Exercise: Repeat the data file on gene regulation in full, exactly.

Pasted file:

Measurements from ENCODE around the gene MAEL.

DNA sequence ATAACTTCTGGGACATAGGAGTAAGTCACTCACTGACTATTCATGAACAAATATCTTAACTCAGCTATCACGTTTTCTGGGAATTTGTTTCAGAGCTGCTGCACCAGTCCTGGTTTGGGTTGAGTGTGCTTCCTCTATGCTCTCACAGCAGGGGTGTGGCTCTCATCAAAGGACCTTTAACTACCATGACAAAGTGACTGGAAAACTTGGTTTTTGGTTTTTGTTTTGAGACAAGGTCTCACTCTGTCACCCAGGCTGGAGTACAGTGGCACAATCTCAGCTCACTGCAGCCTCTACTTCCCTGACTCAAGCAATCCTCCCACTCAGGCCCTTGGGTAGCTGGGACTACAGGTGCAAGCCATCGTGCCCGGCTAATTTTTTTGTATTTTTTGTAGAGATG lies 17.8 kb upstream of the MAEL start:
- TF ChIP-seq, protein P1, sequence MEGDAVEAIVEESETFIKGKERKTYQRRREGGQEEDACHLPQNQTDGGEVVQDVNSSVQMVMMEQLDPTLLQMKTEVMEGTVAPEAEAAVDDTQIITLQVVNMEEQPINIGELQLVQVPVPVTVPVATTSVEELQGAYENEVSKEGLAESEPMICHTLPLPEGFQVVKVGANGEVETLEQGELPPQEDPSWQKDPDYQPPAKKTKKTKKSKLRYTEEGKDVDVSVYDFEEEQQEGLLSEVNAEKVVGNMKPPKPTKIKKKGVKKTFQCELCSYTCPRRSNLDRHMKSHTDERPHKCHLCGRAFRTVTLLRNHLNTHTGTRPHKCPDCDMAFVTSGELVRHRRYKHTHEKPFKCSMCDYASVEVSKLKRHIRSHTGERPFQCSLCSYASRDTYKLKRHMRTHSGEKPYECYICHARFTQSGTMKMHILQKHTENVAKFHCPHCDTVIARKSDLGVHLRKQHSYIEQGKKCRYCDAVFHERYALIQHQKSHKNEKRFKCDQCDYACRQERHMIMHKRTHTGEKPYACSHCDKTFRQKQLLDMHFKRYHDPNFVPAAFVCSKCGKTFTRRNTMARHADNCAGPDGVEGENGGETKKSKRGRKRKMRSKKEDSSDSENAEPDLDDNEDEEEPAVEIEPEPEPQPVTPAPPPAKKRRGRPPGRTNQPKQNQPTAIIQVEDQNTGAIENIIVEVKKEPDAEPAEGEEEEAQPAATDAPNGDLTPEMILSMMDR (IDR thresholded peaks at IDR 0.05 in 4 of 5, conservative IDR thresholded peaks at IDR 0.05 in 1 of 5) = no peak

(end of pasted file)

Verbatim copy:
Measurements from ENCODE around the gene MAEL.

DNA sequence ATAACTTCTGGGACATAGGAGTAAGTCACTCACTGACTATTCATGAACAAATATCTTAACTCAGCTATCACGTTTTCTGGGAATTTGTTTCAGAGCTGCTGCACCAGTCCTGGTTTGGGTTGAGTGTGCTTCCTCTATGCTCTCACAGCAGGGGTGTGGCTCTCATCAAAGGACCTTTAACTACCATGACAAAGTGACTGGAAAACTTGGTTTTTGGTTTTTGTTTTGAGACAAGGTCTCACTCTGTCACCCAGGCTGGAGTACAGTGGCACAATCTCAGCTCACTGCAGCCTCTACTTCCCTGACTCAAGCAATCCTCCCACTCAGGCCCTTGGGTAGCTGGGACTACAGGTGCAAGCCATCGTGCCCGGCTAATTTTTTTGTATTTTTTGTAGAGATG lies 17.8 kb upstream of the MAEL start:
- TF ChIP-seq, protein P1, sequence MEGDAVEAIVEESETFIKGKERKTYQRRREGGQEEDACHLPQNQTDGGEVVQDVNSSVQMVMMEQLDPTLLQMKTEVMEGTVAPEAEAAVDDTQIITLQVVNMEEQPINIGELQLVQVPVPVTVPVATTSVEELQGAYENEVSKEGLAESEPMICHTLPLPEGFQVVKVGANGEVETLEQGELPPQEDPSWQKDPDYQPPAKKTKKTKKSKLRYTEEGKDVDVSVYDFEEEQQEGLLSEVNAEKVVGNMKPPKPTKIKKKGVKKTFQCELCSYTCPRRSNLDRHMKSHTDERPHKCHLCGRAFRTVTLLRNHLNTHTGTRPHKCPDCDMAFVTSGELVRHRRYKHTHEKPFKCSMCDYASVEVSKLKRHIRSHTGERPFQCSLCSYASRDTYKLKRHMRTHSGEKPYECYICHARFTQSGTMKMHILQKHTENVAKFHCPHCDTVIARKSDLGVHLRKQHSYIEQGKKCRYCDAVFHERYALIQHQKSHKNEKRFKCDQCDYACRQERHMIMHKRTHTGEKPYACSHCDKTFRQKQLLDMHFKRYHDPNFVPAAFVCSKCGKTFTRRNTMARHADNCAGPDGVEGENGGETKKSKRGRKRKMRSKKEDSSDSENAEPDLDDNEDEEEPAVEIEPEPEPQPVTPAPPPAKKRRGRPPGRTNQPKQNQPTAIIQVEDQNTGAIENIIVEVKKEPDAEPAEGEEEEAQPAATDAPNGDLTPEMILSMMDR (IDR thresholded peaks at IDR 0.05 in 4 of 5, conservative IDR thresholded peaks at IDR 0.05 in 1 of 5) = no peak